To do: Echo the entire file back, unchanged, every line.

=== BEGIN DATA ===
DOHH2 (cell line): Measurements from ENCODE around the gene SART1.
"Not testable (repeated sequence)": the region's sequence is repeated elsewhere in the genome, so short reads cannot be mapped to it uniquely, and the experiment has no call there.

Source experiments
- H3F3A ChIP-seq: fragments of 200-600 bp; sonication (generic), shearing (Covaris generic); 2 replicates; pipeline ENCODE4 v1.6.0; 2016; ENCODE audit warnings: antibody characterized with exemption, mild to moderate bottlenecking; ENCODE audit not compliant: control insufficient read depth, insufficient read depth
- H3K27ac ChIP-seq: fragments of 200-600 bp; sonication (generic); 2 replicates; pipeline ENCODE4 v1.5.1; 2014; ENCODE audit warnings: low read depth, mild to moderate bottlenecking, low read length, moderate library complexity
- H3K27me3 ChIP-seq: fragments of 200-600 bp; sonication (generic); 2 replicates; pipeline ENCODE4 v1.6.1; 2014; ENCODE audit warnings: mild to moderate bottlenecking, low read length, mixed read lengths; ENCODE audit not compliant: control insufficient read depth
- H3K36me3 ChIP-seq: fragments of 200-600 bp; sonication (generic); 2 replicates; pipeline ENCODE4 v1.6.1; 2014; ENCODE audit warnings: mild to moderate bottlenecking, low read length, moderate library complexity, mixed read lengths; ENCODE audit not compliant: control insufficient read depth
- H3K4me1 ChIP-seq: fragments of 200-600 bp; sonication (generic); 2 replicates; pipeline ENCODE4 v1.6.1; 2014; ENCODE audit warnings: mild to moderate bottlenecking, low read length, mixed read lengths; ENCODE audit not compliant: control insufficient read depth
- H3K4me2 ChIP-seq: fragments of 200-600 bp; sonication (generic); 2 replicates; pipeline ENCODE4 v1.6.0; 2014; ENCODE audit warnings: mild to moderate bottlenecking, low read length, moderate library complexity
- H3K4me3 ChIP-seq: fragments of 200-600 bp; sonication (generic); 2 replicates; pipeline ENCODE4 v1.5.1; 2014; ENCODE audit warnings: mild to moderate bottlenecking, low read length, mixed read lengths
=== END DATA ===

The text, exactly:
DOHH2 (cell line): Measurements from ENCODE around the gene SART1.
"Not testable (repeated sequence)": the region's sequence is repeated elsewhere in the genome, so short reads cannot be mapped to it uniquely, and the experiment has no call there.

Source experiments
- H3F3A ChIP-seq: fragments of 200-600 bp; sonication (generic), shearing (Covaris generic); 2 replicates; pipeline ENCODE4 v1.6.0; 2016; ENCODE audit warnings: antibody characterized with exemption, mild to moderate bottlenecking; ENCODE audit not compliant: control insufficient read depth, insufficient read depth
- H3K27ac ChIP-seq: fragments of 200-600 bp; sonication (generic); 2 replicates; pipeline ENCODE4 v1.5.1; 2014; ENCODE audit warnings: low read depth, mild to moderate bottlenecking, low read length, moderate library complexity
- H3K27me3 ChIP-seq: fragments of 200-600 bp; sonication (generic); 2 replicates; pipeline ENCODE4 v1.6.1; 2014; ENCODE audit warnings: mild to moderate bottlenecking, low read length, mixed read lengths; ENCODE audit not compliant: control insufficient read depth
- H3K36me3 ChIP-seq: fragments of 200-600 bp; sonication (generic); 2 replicates; pipeline ENCODE4 v1.6.1; 2014; ENCODE audit warnings: mild to moderate bottlenecking, low read length, moderate library complexity, mixed read lengths; ENCODE audit not compliant: control insufficient read depth
- H3K4me1 ChIP-seq: fragments of 200-600 bp; sonication (generic); 2 replicates; pipeline ENCODE4 v1.6.1; 2014; ENCODE audit warnings: mild to moderate bottlenecking, low read length, mixed read lengths; ENCODE audit not compliant: control insufficient read depth
- H3K4me2 ChIP-seq: fragments of 200-600 bp; sonication (generic); 2 replicates; pipeline ENCODE4 v1.6.0; 2014; ENCODE audit warnings: mild to moderate bottlenecking, low read length, moderate library complexity
- H3K4me3 ChIP-seq: fragments of 200-600 bp; sonication (generic); 2 replicates; pipeline ENCODE4 v1.5.1; 2014; ENCODE audit warnings: mild to moderate bottlenecking, low read length, mixed read lengths